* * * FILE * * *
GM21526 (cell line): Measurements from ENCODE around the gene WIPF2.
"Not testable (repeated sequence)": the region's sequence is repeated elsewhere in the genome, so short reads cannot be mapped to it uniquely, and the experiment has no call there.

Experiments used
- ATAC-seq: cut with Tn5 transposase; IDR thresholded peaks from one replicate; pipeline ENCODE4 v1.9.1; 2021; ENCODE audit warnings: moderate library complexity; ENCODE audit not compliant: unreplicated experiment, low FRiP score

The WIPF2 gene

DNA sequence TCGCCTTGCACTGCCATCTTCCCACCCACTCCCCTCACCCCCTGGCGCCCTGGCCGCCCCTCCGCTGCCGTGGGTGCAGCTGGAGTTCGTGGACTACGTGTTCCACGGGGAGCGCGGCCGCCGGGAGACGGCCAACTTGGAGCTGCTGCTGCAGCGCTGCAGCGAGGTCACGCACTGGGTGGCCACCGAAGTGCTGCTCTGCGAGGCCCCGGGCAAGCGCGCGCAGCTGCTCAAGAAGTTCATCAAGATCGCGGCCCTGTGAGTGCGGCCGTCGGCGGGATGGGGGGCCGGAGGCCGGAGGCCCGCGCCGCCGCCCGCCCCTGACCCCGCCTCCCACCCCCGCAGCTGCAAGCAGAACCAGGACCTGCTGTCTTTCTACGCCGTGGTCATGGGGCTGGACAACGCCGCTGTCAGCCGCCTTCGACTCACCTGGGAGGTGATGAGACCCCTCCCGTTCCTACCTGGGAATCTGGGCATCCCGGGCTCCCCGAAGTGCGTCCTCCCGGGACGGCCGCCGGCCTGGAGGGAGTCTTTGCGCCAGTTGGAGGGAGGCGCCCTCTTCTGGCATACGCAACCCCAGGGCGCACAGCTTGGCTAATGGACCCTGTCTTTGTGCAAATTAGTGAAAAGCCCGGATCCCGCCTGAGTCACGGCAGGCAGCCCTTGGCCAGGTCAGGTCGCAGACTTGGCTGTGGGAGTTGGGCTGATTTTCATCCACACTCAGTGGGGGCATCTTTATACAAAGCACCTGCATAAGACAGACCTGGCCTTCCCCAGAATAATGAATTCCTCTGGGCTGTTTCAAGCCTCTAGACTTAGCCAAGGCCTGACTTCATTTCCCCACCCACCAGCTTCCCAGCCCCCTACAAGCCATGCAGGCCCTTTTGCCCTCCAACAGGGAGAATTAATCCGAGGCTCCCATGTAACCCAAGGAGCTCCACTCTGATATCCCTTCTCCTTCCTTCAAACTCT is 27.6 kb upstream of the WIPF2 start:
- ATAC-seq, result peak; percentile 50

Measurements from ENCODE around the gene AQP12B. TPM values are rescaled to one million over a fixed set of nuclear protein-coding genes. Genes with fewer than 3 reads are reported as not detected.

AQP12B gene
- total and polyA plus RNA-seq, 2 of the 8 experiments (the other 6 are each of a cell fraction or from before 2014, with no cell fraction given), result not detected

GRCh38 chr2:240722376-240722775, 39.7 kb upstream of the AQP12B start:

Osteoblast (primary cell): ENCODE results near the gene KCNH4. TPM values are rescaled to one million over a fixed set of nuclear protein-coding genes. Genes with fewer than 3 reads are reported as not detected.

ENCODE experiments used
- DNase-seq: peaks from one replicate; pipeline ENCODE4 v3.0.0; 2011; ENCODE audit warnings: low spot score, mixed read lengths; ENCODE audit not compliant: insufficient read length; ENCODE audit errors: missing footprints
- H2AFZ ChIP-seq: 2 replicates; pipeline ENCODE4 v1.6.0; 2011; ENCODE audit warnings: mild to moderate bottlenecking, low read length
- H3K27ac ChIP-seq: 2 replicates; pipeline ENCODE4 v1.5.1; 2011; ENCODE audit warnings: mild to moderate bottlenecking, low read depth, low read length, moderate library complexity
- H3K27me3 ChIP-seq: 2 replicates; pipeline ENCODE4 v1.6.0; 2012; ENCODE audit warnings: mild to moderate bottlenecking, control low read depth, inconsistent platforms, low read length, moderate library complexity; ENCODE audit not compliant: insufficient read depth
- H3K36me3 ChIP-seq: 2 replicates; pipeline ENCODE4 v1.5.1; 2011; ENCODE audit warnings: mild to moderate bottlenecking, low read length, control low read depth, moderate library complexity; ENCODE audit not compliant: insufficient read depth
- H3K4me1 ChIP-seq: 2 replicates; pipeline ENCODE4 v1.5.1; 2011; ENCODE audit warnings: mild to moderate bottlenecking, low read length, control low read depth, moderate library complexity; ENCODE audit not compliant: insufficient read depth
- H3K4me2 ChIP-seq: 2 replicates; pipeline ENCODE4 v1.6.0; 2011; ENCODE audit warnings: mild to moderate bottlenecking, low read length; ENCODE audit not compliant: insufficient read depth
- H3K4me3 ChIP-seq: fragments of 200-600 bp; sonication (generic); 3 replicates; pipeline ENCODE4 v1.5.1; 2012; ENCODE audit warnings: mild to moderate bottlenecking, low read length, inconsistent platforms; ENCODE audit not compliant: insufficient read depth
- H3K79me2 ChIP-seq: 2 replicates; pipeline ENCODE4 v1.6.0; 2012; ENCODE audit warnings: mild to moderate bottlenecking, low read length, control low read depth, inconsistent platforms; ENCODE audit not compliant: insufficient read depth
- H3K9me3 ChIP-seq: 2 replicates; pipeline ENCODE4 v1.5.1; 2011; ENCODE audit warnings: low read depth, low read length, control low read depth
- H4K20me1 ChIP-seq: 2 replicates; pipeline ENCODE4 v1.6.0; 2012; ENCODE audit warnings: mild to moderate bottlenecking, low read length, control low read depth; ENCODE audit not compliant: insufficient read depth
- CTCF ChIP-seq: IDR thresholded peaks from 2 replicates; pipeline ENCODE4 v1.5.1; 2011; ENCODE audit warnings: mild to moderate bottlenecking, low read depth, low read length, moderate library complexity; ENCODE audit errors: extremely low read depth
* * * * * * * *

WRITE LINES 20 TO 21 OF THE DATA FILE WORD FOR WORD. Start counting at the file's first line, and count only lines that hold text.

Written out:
- H3K4me2 ChIP-seq: 2 replicates; pipeline ENCODE4 v1.6.0; 2011; ENCODE audit warnings: mild to moderate bottlenecking, low read length; ENCODE audit not compliant: insufficient read depth
- H3K4me3 ChIP-seq: fragments of 200-600 bp; sonication (generic); 3 replicates; pipeline ENCODE4 v1.5.1; 2012; ENCODE audit warnings: mild to moderate bottlenecking, low read length, inconsistent platforms; ENCODE audit not compliant: insufficient read depth